Donnell Wyche — April 4, 2021
Today is Resurrection Sunday.
As my grandmother would say,
He is risen,
He is risen indeed!
He is risen.
A simple shorthand to explain so much.
Every Death Buys Something – Oops
Last week on Palm Sunday, we entered into the Holy Week story as Jesus entered Jerusalem from the East gate, while the Roman governor of region, Pontius Pilate, entered the city with all the power, authority, and force of the Empire from the West. Neither were very aware of each other, but as the week came to a close, Pilate would become acquainted with Jesus because Pilate would order Jesus’ death, a death usually reserved for those who committed sedition, those who threaten the Pax Romana, the death of a usurper, death on a Roman cross.
His death isn’t the end of the story, Let’s turn to John 20:1
Early on the first day of the week, while it was still dark, Mary Magdalene went to the tomb and saw that the stone had been removed from the entrance. (John 20:1)
It was the first day of the week, and it was dark. Does that sound familiar? It should! It’s the beginning of the creation narrative, where we find the earth unproductive, empty and dark.
John is setting the stage for us, darkness on the first morning of a new week.
He is invoking our memory, he wants us to see something, he wants us to understand something. “This is important, God’s about to do something… don’t miss it!” Not all is lost. Though it seems that there is no reason to hope, keep hope alive.
…the earth was unproductive, empty and dark… and the Spirit of God was hovering of the waters. (Genesis 1:2)
Just as the Spirit of God hovered over the waters before creation, God’s Spirit is at work again.
John is setting us up for a big explosion, similar to the first words of the first speaker in this grand story. Life is about burst onto the scene where there was no life.
Now Mary stood outside the tomb crying. As she wept, she bent over to look into the tomb and saw two angels in white, seated where Jesus’ body had been, one at the head and the other at the foot. They asked her, “Woman, why are you crying?”
“They have taken my Lord away,” she said, “and I don’t know where they have put him.”
At this, she turned around and saw Jesus standing there, but she did not realize that it was Jesus.
He asked her, “Woman, why are you crying? Who is it you are looking for?”
Thinking he was the gardener, she said, “Sir, if you have carried him away, tell me where you have put him, and I will get him.”
Jesus said to her, “Mary.” (John 20:11-16)
Where does Mary have her first encounter with the resurrected Jesus? In a garden. John wants us to think of the Garden of Eden and of humanity’s original task, which was to care for this garden. Who does Mary confuse Jesus with?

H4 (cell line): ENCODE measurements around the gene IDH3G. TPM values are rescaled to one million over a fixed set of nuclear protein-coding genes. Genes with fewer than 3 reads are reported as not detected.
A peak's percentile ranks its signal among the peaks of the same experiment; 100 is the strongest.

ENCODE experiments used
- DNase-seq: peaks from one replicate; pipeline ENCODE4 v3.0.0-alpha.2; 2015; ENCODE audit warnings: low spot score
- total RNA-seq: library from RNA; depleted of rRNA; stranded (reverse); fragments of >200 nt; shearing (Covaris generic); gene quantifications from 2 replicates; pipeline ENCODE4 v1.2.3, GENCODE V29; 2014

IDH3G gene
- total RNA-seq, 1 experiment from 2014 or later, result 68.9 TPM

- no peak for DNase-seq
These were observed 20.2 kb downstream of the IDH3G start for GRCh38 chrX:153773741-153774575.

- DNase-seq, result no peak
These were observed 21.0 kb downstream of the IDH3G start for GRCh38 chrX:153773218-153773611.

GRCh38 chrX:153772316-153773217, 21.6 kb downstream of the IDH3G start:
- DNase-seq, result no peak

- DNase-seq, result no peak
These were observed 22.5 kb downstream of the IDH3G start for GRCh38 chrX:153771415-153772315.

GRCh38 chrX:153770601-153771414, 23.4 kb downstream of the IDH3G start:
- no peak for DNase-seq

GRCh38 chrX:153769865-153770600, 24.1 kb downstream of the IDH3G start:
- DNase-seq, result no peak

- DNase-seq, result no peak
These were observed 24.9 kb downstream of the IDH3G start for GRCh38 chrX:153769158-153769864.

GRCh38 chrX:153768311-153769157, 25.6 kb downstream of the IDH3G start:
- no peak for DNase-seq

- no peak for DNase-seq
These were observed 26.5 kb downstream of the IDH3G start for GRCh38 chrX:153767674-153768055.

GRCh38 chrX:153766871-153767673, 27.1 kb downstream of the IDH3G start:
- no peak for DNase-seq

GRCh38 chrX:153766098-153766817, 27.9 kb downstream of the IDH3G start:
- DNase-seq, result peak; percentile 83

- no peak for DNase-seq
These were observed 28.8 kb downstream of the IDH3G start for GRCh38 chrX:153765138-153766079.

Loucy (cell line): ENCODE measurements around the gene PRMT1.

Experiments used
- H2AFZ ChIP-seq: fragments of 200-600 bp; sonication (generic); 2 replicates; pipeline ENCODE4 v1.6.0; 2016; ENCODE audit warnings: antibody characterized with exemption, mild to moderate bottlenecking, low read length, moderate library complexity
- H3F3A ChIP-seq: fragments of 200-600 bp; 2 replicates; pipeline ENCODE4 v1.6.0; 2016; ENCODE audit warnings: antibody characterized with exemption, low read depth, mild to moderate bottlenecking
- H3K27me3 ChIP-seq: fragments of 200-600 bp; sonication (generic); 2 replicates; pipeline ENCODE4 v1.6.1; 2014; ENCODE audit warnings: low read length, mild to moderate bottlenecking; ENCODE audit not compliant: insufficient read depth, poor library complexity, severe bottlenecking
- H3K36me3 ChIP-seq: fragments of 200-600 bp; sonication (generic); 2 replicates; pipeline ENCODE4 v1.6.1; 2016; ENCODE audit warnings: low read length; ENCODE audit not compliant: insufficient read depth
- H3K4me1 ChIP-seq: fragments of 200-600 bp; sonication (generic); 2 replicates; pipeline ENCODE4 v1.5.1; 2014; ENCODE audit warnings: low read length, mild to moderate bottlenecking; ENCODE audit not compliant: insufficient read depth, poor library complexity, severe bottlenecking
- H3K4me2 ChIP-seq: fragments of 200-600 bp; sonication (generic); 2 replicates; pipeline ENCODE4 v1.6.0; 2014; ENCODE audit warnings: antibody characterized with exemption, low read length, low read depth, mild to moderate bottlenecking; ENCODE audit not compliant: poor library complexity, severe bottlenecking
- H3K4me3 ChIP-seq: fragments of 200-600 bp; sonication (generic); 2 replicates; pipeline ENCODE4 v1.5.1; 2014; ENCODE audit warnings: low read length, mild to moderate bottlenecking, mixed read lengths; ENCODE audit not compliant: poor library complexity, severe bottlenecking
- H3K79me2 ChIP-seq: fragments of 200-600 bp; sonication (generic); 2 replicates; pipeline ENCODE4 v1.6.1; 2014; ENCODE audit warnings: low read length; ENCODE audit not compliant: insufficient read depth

The gardener–John is going to great pains to make the comparison. The gardener is back in his garden with his creation again.
Just as Adam stood as the first human of the old world, Jesus now stands at the gate of the new world, the first of the new creation. Jesus isn’t dead, Jesus is echoing something that God says in Revelation, “Look here! I’m making all things new!”
Behold, I’m Making All Things New – Whee
The only time we hear from God in Revelation is when God declares,
“Look here! I am making all things new!” Revelation 21:5
There’s this invitation from God for us to see the Resurrection, what we are here to celebrate today, Easter, in another light. Easter isn’t the happy ending of the Gospel story; it’s deeper than that. Rather, “, where all things are being made new.
No fear. No shame. No death. Yeah!
When we accept the universe as a zero-sum game, all we have is infinite sorrow.
But — God acted on Easter, the resurrection is the breakthrough that forever opens the universe to possibility of life, and, if we allow it, drains our fear!
This is good news!
We don’t have to be afraid.
Picture with me, God standing before us opening this door into a new world and realm of possibility, forever reversing the effects of our participation in the rebellion. It’s the same posture that God has always had for us, inviting us to take one step towards him.
No fear. No shame. No death.
And Life. Full life!
Since God doesn’t change, what’s different? It’s our perspective and understanding of God that changes.
We have to change our perspective in order to enter into the new creation, the new world order that God invites us to participate in.
Into a hurting despairing world, God through the Spirit of Truth invites us to imagine a world beyond violence, war, greed, poverty, disease, exploitation, the tyranny of economic self-interest, and beyond the wreckage of ruthless competition.
God invites us into life, a new kind of life, resurrected life.
The Spirit’s first task is to form a community to share in the salvation that Jesus is bringing from the “age to come” into “this present age.”
We take hold of his salvation by doing what Peter instructs us to do:
“Repent and be baptized, every one of you, in the name of Jesus Christ for the forgiveness of your sins and you will receive the gift of the Holy Spirit.” (Acts 2:38)
We take hold of the salvation that Jesus won for us on the cross, when we surrender our allegiance to sin and death. We reject their twin claims on our life and turn our back on them. And we have to die. When Jesus call us, he calls us to come and die, so we may come alive.